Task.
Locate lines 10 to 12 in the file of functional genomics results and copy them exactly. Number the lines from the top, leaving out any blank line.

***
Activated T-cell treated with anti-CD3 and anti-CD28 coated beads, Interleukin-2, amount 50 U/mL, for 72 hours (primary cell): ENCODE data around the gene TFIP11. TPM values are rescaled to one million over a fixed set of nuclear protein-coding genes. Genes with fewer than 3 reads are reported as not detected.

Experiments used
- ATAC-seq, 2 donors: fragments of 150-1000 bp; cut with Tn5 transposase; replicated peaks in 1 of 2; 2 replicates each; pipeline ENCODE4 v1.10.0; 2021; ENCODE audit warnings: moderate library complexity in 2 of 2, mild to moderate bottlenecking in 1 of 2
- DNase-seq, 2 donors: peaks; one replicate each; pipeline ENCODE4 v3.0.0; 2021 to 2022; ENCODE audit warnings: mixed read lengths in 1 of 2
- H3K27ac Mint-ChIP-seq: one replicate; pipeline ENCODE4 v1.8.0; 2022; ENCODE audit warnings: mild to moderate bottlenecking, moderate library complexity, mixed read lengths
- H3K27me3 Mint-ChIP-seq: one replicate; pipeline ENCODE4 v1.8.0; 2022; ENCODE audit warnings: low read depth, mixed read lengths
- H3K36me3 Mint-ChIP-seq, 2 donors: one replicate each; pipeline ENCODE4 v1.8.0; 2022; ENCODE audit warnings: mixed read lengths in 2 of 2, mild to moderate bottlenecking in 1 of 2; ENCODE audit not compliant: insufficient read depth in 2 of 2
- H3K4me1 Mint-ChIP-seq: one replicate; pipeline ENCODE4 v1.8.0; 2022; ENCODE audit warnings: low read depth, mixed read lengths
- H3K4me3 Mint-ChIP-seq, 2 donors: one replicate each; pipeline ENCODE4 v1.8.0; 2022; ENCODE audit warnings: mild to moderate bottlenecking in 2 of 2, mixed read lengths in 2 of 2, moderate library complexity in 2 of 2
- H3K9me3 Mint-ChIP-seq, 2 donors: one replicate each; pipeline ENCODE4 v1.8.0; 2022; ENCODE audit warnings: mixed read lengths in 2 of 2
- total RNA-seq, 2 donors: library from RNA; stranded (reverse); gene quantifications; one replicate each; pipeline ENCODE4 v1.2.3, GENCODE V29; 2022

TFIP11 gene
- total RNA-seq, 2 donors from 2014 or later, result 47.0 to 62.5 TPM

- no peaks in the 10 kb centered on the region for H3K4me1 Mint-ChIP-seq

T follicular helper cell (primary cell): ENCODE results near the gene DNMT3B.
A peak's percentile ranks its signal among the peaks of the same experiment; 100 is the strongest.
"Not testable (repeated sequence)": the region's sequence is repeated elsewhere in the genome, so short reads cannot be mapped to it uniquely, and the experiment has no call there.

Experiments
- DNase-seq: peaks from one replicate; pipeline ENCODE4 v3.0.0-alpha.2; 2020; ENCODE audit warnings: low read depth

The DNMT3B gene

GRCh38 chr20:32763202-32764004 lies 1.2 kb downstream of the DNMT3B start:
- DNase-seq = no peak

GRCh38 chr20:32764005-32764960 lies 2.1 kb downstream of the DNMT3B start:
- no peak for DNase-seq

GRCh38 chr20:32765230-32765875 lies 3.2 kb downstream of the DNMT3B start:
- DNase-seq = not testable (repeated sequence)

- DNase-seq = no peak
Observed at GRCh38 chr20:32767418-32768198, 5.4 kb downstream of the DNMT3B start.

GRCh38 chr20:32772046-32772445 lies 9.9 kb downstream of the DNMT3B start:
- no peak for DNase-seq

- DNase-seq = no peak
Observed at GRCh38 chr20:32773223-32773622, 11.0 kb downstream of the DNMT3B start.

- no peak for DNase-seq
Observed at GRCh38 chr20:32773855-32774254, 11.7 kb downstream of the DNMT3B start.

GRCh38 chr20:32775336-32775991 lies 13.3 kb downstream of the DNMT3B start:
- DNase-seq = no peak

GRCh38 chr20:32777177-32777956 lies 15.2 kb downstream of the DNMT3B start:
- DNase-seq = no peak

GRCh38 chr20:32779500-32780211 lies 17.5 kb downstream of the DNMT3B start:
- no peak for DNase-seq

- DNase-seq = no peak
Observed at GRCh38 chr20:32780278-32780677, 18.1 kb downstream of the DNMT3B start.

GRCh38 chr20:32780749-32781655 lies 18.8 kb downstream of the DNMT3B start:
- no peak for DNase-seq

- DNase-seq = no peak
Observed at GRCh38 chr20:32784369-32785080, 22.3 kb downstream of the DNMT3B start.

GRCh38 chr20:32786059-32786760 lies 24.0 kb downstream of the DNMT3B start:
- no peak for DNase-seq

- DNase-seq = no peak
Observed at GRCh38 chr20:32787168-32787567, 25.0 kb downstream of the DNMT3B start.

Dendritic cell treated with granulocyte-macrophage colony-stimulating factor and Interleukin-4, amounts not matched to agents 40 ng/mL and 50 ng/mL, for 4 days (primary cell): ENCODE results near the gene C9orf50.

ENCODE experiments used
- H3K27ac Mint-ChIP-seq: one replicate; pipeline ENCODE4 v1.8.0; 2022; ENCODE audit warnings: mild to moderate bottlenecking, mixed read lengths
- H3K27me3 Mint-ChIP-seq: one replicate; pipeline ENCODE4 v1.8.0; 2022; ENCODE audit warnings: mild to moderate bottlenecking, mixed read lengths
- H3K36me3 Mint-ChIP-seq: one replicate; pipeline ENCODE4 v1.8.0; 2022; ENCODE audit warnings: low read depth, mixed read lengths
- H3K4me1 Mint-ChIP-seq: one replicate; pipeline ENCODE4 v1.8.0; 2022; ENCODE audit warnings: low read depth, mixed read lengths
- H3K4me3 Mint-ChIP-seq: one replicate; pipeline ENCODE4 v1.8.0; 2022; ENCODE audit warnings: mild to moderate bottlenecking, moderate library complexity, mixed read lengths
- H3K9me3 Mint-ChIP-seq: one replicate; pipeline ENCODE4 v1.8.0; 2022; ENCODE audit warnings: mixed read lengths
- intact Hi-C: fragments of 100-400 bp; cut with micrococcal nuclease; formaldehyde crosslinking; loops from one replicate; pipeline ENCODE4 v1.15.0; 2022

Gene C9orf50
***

- H3K9me3 Mint-ChIP-seq, 2 donors: one replicate each; pipeline ENCODE4 v1.8.0; 2022; ENCODE audit warnings: mixed read lengths in 2 of 2
- total RNA-seq, 2 donors: library from RNA; stranded (reverse); gene quantifications; one replicate each; pipeline ENCODE4 v1.2.3, GENCODE V29; 2022

TFIP11 gene